# evaluate the integral: ∫(8x^2+9x+8)/(x^2+1)dx

*print*Print*list*Cite

### 2 Answers

*Note that log here is the natural logarithm - by log(u) i mean ln(u).

To evaluate the indefinite integral, we first perform long division on the integrand to get:

`(8x^2 +9x + 8)/(x^2 + 1) = 8 + (9x)/(x^2 + 1)`

Now, we have:

`int [8 +( (9x)/(x^2 + 1))] dx`

The integral of a sum is just the sum of the integrals. Hence, we get:

`int 8 dx + int (9x)/(x^2 + 1) dx`

Constants can be taken out, and the first term simplifies to `8 int dx` . We now have:

`8 int dx + int (9x)/(x^2 + 1) dx`

Then, we substitute `u = x^2 + 1` . This implies that `du = 2xdx` and `xdx = (du)/2` .``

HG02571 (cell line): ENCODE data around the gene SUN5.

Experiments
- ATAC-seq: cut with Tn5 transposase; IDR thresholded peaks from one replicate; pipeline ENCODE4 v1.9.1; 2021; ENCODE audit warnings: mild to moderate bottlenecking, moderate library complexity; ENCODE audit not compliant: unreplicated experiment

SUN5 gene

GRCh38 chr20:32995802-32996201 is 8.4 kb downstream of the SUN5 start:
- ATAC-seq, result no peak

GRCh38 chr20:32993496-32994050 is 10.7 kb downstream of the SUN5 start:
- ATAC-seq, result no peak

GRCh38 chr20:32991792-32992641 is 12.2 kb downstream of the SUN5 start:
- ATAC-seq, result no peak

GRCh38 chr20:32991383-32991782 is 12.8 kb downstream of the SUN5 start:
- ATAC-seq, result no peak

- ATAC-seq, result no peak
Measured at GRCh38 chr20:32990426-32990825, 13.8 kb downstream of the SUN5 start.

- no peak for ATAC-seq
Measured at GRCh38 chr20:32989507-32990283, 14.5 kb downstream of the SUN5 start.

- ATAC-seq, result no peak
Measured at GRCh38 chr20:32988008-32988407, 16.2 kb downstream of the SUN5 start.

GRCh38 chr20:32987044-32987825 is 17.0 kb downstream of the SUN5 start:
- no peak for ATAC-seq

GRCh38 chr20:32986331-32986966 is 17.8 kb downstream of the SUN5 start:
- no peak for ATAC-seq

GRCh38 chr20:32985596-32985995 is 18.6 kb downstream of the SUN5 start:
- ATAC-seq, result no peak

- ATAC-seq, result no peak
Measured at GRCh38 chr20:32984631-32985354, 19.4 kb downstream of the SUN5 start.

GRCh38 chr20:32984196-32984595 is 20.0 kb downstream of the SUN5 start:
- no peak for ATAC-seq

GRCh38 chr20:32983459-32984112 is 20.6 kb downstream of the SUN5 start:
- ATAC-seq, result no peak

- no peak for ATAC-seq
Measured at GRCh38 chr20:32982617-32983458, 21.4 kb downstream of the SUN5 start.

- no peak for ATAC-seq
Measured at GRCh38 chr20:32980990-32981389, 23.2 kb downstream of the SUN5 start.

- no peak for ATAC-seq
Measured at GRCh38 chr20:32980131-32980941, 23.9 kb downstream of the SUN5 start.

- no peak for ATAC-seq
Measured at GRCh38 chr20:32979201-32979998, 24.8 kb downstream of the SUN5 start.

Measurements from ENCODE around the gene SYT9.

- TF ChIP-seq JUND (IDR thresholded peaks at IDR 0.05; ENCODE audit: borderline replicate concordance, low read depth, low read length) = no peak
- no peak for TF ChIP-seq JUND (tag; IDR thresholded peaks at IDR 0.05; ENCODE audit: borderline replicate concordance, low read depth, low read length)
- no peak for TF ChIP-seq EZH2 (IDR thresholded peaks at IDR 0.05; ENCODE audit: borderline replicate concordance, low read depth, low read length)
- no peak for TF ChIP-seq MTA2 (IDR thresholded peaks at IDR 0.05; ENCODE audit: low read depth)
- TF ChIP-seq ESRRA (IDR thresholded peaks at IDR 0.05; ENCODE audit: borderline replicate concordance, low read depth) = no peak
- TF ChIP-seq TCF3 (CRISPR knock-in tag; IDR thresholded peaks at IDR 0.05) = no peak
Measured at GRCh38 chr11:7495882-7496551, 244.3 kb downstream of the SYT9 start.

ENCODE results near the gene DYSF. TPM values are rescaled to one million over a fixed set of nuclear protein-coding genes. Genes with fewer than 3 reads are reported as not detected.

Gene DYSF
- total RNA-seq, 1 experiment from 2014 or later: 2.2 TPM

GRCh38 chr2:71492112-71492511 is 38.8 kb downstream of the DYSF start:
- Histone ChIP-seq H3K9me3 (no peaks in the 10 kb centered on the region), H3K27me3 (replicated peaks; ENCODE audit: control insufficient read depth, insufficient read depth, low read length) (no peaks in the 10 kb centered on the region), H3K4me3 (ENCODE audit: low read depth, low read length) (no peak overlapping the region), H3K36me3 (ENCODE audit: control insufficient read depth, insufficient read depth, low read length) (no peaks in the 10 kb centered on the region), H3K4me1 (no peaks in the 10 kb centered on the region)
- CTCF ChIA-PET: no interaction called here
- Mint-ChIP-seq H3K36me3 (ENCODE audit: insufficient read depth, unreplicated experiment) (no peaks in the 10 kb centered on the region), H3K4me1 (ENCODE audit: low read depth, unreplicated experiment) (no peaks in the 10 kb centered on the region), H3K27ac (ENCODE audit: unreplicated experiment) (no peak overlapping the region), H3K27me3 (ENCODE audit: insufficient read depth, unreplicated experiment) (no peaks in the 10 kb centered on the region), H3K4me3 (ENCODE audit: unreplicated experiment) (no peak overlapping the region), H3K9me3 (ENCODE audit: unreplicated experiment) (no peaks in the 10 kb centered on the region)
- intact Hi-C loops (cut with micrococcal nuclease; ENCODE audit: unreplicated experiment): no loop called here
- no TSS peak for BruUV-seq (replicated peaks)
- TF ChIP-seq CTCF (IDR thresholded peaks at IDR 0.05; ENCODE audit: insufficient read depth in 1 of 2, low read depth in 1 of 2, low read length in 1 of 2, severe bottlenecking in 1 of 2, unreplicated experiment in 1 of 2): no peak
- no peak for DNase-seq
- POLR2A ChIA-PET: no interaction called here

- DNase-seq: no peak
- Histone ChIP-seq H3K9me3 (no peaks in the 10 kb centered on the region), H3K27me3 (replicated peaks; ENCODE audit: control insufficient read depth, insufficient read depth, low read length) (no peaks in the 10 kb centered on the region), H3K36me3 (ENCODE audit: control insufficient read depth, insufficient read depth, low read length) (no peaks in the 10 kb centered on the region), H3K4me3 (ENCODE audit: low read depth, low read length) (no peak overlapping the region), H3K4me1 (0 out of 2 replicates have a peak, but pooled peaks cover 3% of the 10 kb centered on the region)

Making the necessary substitutions:

`8 int dx + int 9/(2u) du`

`8 int dx + (9/2) int (1/u) du`

Now, we can easily evaluate the integrals. First term is just `8 int dx = 8x + C_1` . While second term is just `9/2 int (1/u) du = (9/2) log(u) + C_2.`

Over-all, this gives us:

`8x + 9/2 log(u) + C` where C is the over-all integration constant.

Now, we substitute back `u = x^2 + 1`

Therefore, our desired integral is:

`int (8x^2 + 9x + 8)/(x^2 + 1) dx = 8x + 9/2 log(x^2 + 1) +C`